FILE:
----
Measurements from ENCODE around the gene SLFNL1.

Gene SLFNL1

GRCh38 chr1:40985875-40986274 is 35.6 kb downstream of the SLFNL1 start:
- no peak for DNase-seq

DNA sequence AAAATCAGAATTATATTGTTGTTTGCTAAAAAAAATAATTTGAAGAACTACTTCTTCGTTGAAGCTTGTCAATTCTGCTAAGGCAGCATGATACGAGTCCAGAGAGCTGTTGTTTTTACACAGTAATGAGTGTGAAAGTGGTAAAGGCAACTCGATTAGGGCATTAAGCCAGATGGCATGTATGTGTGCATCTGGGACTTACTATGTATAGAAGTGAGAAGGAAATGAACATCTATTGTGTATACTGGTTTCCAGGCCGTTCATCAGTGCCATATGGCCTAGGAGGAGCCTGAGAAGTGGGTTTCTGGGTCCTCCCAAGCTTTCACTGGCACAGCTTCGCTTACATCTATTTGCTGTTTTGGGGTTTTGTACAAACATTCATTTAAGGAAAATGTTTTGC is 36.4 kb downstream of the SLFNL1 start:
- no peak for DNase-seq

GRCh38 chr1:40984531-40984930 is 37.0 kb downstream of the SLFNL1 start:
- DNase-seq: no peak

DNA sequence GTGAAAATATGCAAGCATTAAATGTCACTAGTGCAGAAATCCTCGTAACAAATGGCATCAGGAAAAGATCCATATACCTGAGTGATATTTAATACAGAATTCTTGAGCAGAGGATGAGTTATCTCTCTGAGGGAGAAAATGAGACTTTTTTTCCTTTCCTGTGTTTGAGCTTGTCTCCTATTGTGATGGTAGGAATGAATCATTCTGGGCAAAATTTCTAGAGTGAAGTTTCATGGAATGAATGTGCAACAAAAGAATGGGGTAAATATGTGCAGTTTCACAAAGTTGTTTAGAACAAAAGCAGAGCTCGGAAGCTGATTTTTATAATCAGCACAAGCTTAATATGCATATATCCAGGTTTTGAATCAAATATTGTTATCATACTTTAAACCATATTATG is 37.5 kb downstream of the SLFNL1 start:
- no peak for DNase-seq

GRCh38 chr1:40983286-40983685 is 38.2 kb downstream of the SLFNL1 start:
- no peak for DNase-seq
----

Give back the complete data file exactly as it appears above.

Measurements from ENCODE around the gene SLFNL1.

Gene SLFNL1

GRCh38 chr1:40985875-40986274 is 35.6 kb downstream of the SLFNL1 start:
- no peak for DNase-seq

DNA sequence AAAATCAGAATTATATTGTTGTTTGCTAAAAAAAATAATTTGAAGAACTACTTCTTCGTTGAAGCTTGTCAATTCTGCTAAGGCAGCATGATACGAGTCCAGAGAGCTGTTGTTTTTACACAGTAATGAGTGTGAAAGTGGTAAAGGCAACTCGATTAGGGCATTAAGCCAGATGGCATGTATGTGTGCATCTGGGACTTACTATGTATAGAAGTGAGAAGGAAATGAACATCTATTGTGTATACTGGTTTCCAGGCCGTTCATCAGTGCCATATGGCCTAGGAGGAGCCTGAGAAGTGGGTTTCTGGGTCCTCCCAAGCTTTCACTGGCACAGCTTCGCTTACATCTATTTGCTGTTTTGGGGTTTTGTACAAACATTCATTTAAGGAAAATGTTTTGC is 36.4 kb downstream of the SLFNL1 start:
- no peak for DNase-seq

GRCh38 chr1:40984531-40984930 is 37.0 kb downstream of the SLFNL1 start:
- DNase-seq: no peak

DNA sequence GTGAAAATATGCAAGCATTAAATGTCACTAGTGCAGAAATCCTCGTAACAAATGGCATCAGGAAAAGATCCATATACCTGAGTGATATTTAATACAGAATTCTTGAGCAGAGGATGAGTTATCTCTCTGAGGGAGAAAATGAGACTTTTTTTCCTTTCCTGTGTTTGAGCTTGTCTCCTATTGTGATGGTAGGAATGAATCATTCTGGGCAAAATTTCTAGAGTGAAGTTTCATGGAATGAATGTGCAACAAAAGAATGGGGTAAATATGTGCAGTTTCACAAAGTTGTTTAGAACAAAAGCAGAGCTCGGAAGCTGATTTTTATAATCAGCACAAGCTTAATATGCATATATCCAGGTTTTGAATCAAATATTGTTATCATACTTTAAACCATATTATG is 37.5 kb downstream of the SLFNL1 start:
- no peak for DNase-seq

GRCh38 chr1:40983286-40983685 is 38.2 kb downstream of the SLFNL1 start:
- no peak for DNase-seq